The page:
Just because I quit drinking does not mean you have to quit drinking. Your life is your life, and we are all on our own journey, on our own time. Your relationship to alcohol is entirely your own to ponder/consider/debate. Sharing how and why I gave up alcohol is not a way for me to cast stones or condemn others who still engage. Sharing my story holds me accountable, and offers me the opportunity to connect with others who have a similar, or maybe totally different experience. It's not my intention to make anyone feel badly about their decision to drink. I am however going to be speaking my truth from its fiery core. I allowed alcohol to rob me of time, money, and relationships, and I have a lot of not nice things to say about it.



Before I can dive into how I quit drinking, it’s important I explain what my relationship to alcohol looked like. If you know me personally, the fact I gave up alcohol may come as a shock. And if you don’t know me, this blog (PT.I) will help paint you a picture. A drunk, sloppy picture of an insecure girl who had the best intentions.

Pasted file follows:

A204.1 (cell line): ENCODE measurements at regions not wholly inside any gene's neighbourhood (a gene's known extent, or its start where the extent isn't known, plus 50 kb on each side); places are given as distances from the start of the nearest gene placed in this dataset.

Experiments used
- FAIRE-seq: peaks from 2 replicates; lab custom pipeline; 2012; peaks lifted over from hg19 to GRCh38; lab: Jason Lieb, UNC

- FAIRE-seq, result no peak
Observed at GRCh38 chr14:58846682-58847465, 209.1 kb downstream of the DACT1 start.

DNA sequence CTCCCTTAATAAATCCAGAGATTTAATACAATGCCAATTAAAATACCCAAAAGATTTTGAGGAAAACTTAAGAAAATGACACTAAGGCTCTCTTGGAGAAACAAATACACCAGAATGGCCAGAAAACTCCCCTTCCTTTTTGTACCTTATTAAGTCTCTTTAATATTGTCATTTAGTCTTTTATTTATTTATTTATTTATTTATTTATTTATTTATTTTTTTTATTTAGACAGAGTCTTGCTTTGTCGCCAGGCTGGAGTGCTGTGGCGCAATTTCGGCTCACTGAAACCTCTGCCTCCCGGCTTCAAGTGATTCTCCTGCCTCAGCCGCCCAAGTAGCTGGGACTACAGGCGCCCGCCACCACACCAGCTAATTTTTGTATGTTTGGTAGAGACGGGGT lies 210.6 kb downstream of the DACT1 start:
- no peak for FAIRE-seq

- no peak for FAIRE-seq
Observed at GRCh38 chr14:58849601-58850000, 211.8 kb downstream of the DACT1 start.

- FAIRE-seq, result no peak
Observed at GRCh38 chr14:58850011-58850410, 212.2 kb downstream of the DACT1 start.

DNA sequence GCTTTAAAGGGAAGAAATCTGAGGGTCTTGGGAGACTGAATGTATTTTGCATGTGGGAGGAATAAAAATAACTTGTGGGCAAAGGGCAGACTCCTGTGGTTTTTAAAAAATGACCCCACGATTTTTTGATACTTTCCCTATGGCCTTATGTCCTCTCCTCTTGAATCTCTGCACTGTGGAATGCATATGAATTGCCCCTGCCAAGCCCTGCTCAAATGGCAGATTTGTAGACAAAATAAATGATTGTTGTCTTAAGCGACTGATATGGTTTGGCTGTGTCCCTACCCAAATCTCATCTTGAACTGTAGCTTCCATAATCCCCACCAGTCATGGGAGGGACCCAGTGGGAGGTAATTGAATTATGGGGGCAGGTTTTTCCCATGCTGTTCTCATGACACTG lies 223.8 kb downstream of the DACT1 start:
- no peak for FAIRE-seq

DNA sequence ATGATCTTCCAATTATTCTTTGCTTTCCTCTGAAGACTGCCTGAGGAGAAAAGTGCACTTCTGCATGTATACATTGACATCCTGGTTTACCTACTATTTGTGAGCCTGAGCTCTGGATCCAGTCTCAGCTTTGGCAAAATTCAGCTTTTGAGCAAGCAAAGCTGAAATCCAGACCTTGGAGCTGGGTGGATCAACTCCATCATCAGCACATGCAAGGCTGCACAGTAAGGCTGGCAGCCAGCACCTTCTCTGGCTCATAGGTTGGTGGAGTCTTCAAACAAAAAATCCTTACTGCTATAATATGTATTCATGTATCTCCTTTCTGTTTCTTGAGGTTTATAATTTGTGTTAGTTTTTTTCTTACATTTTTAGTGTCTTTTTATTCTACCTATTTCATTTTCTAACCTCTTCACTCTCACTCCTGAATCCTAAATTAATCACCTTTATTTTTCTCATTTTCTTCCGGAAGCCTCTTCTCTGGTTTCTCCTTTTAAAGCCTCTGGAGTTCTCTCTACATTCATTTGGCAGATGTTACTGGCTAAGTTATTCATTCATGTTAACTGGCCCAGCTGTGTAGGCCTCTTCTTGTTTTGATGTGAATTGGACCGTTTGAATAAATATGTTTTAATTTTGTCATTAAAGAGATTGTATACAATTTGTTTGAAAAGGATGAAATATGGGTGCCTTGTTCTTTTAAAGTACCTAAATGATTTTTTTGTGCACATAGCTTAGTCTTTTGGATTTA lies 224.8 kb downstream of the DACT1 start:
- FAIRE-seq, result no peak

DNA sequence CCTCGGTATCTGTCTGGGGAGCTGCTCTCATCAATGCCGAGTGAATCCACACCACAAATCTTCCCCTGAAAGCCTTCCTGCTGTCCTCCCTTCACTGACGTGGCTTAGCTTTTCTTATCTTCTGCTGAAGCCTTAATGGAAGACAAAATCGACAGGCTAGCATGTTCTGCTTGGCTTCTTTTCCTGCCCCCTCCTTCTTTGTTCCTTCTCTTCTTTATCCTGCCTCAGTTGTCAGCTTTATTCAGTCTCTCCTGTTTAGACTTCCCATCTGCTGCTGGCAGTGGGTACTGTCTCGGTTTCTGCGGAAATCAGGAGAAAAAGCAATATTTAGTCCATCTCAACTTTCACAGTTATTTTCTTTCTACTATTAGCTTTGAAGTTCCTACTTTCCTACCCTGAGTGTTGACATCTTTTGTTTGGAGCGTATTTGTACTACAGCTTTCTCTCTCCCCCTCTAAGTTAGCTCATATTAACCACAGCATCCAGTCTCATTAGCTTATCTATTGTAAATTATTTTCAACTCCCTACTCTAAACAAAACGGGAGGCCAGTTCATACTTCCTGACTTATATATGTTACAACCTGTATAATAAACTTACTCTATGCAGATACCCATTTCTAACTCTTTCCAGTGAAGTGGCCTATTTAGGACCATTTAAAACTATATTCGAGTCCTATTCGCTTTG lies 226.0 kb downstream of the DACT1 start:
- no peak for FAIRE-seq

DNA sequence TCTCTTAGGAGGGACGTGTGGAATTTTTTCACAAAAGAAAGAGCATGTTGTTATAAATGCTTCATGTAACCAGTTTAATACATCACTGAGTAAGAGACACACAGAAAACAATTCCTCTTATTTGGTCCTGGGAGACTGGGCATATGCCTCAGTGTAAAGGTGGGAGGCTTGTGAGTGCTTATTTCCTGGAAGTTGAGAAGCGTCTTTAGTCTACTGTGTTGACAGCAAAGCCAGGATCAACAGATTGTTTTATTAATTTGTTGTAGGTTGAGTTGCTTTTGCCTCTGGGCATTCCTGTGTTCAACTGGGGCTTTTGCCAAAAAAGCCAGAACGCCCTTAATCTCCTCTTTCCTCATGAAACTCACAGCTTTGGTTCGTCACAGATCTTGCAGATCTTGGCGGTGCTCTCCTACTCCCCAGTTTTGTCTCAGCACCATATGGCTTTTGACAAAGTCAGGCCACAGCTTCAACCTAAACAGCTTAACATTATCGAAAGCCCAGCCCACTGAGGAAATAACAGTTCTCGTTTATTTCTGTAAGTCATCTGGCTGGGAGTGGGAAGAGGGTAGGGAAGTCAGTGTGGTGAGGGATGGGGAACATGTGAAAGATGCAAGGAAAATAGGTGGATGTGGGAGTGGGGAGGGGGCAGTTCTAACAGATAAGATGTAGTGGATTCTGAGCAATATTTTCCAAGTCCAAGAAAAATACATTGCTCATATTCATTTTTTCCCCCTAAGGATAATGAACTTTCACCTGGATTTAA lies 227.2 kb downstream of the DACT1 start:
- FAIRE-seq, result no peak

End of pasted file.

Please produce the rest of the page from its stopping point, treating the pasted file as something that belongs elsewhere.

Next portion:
But first, let's discuss what gives us the right to quit. Does one have to be an alcoholic to quit drinking? I know the popular question that arises when contemplating quitting drinking is: "Am I an alcoholic?" But what makes someone an alcoholic? The internet says: “a person suffering from alcoholism,” well, okay. What is alcoholism then? Internet:“An addiction to the consumption of alcoholic liquor or the mental illness and compulsive behavior resulting from alcohol dependency.” We all hold different narratives in our minds about what we believe an alcoholic is, regardless of what science or the internet deem. There's too much nuance involving our interpersonal relationships with alcohol that I feel a mere sentence of words couldn't fully convey its complexity.